I teach people who have special needs when it comes to reading & writing, I have found that even competent writers/readers will often use dialect when writing. It may be something simple such as writing 'them' instead of the grammatically correct 'those' or vice versa depending on context (by southern RP OED standards). When they inevitably ask me which is correct I invariably reply that it really a case of what the individual is happy with (as long as it isn't completely wrong).

    To criticise someone for writing in a form of their own dialect, even when they have explained their respective reasons for this is a bit immature & borders snobbery in my opinion.

    Please put me on ignore & never reply to one of my blogs again.

    Please ... (see how non-rude & polite I was there)

    P.S. There are definitely morae in the word 'A-ri-ga-to'. The Japanese themselves call them 表音文字 ( hyōon moji) I believe. Even some Indo-European languages have to be pronounced exactly, Russian being an example.
    Updated 07-31-2011 at 08:04 AM by Red-Headed (Grammar Nazis)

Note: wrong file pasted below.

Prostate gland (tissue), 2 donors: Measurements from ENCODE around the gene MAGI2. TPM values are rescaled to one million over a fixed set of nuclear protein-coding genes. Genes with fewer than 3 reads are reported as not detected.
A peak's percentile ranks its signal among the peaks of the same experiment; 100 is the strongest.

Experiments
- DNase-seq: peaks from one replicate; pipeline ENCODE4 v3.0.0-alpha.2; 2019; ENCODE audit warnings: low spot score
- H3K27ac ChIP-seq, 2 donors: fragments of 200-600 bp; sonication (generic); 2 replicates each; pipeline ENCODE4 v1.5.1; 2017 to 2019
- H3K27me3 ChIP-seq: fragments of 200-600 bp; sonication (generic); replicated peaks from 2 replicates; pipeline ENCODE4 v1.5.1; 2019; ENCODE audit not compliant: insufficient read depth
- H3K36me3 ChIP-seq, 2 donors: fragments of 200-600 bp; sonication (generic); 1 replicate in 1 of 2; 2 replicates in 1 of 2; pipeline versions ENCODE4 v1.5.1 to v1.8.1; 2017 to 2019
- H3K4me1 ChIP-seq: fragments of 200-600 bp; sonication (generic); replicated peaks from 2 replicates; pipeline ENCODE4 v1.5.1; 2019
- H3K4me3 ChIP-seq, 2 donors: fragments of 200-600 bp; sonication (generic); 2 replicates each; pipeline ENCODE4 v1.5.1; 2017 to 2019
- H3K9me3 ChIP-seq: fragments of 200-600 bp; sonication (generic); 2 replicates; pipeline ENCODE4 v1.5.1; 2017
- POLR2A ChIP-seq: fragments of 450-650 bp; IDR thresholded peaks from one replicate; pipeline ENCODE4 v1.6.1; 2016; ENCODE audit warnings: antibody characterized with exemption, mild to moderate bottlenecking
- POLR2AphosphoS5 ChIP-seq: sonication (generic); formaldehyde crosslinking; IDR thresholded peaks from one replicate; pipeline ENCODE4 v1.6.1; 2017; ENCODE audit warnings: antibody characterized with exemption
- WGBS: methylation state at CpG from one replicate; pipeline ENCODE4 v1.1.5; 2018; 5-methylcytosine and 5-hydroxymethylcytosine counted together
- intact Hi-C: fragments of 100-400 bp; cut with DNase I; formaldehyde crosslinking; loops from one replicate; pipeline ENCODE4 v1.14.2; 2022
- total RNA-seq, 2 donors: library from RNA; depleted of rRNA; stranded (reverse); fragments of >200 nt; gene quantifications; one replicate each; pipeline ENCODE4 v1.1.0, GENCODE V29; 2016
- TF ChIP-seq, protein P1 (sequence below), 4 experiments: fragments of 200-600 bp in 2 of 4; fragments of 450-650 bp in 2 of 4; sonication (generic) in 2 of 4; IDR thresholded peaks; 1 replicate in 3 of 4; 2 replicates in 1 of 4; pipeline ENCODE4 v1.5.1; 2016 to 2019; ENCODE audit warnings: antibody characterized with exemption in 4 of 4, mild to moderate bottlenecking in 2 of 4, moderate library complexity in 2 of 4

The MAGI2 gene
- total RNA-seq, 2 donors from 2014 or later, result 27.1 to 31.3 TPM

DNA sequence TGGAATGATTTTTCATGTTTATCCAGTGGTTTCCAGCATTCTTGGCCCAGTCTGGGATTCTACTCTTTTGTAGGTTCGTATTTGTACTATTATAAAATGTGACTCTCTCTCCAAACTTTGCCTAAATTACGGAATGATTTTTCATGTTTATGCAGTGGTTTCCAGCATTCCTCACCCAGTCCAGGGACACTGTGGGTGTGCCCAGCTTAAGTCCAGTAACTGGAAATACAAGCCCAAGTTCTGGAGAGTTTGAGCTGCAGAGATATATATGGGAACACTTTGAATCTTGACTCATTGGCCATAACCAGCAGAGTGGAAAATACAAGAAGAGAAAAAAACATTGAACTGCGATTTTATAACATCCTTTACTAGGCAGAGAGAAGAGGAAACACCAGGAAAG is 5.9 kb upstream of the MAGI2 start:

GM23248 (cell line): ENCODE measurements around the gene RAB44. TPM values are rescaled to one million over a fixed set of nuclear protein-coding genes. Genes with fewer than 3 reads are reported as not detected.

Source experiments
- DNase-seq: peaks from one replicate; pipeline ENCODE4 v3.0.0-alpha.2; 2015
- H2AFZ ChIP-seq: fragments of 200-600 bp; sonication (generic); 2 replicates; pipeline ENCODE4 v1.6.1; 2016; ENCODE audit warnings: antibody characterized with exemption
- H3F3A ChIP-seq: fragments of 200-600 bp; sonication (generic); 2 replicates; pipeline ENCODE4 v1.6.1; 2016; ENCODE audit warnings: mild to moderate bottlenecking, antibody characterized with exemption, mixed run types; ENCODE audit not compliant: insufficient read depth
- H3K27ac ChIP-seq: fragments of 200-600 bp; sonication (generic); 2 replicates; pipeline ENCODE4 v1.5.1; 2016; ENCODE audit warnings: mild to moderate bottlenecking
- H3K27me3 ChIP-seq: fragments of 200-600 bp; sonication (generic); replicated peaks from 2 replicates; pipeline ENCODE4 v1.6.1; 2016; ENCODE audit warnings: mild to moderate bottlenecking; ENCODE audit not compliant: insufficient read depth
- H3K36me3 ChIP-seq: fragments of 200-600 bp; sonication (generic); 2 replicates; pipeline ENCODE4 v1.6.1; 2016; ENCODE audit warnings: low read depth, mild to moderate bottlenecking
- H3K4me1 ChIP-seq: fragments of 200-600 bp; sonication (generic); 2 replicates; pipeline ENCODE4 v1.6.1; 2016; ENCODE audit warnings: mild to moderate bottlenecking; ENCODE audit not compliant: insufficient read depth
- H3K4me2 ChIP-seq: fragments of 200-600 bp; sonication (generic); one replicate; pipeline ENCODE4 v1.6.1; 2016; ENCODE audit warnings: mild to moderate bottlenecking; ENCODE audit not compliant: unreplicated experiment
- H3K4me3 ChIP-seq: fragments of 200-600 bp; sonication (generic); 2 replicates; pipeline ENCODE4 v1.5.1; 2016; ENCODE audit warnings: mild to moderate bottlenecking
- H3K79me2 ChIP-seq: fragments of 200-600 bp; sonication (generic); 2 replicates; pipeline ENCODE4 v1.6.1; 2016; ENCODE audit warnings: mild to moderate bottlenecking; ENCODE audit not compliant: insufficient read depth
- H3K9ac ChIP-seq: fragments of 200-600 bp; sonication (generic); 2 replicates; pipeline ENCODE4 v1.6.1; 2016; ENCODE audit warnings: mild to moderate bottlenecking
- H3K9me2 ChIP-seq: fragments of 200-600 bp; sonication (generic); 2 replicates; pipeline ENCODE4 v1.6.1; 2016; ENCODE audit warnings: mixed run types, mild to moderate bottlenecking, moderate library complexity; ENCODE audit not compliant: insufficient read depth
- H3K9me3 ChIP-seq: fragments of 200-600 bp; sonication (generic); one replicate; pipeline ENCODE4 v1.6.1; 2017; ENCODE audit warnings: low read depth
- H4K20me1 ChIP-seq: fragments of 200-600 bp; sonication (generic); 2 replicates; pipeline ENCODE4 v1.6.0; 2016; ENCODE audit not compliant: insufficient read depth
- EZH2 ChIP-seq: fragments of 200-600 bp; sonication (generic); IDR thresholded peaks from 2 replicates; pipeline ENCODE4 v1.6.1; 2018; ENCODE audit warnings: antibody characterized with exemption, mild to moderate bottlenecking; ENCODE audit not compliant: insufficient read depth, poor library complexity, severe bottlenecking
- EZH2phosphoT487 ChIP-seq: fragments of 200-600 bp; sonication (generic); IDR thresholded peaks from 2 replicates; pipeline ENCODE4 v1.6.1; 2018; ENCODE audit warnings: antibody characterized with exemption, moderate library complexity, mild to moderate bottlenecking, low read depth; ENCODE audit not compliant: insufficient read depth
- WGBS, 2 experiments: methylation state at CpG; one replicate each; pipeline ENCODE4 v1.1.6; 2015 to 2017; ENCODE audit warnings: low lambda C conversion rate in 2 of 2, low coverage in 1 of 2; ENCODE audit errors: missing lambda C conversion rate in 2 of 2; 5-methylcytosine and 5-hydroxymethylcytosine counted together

16. Buh4Bee's Avatar
    I meant to say that Hillwalker doesn't speak with an American accent. And apologies to Hillwalker- He is Scottish. There is a huge difference.
  17. TheFifthElement's Avatar
    Ouch! Touchy aren't we? I'm English and umbrella has 3 syllables. Consult the OED. The Japanese wouldn't have any dispute about numbers of syllables as the Japanese language is syllabic anyway - the 'letters' are actually single syllable sounds. A-ri-ga-to is the same wherever you live in Japan. So if you're sticking with 'tradition' of the origin country, accent can't come into it as it really doesn't affect syllabic content in Japanese. Perhaps that's why they're so particular about it. If you read any haiku in the original Japanese they always follow the syllabic rule. They have other rules of course, which you no doubt know.

    For certainty on syllabic content, consult the dictionary. Or don't call it a haiku, call it haiku-esque. Does it really matter? Was it worth being so rude?